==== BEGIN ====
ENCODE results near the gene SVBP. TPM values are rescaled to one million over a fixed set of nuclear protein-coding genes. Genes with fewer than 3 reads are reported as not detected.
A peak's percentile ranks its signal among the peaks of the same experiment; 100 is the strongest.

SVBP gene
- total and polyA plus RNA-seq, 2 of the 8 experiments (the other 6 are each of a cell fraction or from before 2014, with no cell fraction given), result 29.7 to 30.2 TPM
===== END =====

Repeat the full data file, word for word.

ENCODE results near the gene SVBP. TPM values are rescaled to one million over a fixed set of nuclear protein-coding genes. Genes with fewer than 3 reads are reported as not detected.
A peak's percentile ranks its signal among the peaks of the same experiment; 100 is the strongest.

SVBP gene
- total and polyA plus RNA-seq, 2 of the 8 experiments (the other 6 are each of a cell fraction or from before 2014, with no cell fraction given), result 29.7 to 30.2 TPM